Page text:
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How churches can learn from past viral crisis in responding to vulnerable children

Children of Dalits stand inside a broken house on the outskirts of Lucknow January 16, 2008.
Children of Dalits stand inside a broken house on the outskirts of Lucknow January 16, 2008. | Reuters/Pawan Kumar/Files

As coronavirus spreads across the world, many are warning of the potential catastrophic consequences in poor countries with little infrastructure and few resources.

Recent media reports from India have highlighted the challenges for the nearly 1 billion adults and children living in overcrowded slums and more attention on developing countries are expected to increase in coming weeks. World Vision recently released a report showing, “Secondary impacts will threaten many more children’s lives than COVID-19 itself.” Major funders, such as the World Bank and U.S. government, are now providing billions to help developing countries.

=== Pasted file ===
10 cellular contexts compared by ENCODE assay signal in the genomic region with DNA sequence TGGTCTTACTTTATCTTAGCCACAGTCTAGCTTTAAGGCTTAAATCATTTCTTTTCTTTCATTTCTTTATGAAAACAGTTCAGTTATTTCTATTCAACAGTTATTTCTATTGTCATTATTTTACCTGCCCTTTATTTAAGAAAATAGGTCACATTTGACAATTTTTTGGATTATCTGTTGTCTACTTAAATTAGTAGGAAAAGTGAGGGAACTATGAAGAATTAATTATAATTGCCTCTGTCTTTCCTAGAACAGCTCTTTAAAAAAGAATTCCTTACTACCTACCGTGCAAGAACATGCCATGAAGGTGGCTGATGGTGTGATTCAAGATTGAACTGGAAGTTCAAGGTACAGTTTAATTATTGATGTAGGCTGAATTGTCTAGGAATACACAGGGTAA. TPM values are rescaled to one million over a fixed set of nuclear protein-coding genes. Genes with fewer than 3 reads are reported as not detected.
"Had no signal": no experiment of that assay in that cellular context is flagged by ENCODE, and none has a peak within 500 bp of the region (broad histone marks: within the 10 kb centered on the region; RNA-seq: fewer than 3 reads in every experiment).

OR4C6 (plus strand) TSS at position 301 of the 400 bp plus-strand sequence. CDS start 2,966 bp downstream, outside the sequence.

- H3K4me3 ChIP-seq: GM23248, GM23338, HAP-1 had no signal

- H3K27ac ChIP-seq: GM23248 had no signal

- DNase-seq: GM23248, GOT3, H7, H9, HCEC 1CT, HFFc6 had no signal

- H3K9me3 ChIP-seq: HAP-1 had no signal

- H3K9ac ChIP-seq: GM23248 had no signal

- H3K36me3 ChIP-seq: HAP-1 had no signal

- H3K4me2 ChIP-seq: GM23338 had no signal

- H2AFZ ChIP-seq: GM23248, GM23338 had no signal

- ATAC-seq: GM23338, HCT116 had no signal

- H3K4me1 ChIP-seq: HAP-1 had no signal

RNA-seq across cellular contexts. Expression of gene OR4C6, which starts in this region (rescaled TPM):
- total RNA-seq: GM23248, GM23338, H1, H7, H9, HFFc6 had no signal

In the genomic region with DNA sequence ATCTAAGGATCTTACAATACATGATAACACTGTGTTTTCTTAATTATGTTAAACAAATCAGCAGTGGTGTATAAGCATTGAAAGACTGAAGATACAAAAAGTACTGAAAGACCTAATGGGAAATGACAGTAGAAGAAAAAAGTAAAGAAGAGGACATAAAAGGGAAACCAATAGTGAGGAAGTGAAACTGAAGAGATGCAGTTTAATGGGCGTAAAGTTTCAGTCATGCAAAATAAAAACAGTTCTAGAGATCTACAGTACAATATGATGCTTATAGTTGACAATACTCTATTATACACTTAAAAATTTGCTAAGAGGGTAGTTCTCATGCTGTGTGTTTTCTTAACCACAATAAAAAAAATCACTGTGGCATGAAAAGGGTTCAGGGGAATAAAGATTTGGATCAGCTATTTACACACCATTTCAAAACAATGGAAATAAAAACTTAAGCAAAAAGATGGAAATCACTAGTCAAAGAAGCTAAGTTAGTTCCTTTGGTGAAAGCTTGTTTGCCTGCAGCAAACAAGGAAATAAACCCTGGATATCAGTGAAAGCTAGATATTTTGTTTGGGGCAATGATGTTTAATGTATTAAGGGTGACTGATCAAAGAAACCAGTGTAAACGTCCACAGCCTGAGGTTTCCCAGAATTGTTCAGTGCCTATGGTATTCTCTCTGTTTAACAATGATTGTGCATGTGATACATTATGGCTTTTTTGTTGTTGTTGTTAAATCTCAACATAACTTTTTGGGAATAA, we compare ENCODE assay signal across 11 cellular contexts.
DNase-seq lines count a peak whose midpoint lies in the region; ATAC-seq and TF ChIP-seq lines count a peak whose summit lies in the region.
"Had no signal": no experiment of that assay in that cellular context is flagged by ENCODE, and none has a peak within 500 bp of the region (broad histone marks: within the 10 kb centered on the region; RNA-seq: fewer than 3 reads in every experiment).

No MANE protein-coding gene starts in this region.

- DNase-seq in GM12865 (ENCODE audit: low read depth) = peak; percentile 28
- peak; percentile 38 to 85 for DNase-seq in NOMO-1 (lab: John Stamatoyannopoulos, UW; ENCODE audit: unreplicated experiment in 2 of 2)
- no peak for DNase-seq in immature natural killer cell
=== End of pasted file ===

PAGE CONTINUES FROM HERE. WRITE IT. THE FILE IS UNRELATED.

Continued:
Children in these settings are particularly vulnerable due to their reliance on caregivers and other community systems that provide for their care and protection. While data suggests children are often spared from the most severe physical symptoms of the coronavirus, vulnerable children around the globe will experience devastating impacts.

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The burden of the virus on their families and communities will significantly increase the number of children who are at risk of being placed into orphanages or forced onto the street, as families and caregivers try to survive in extreme poverty and illness, and, sadly, with loss of lives.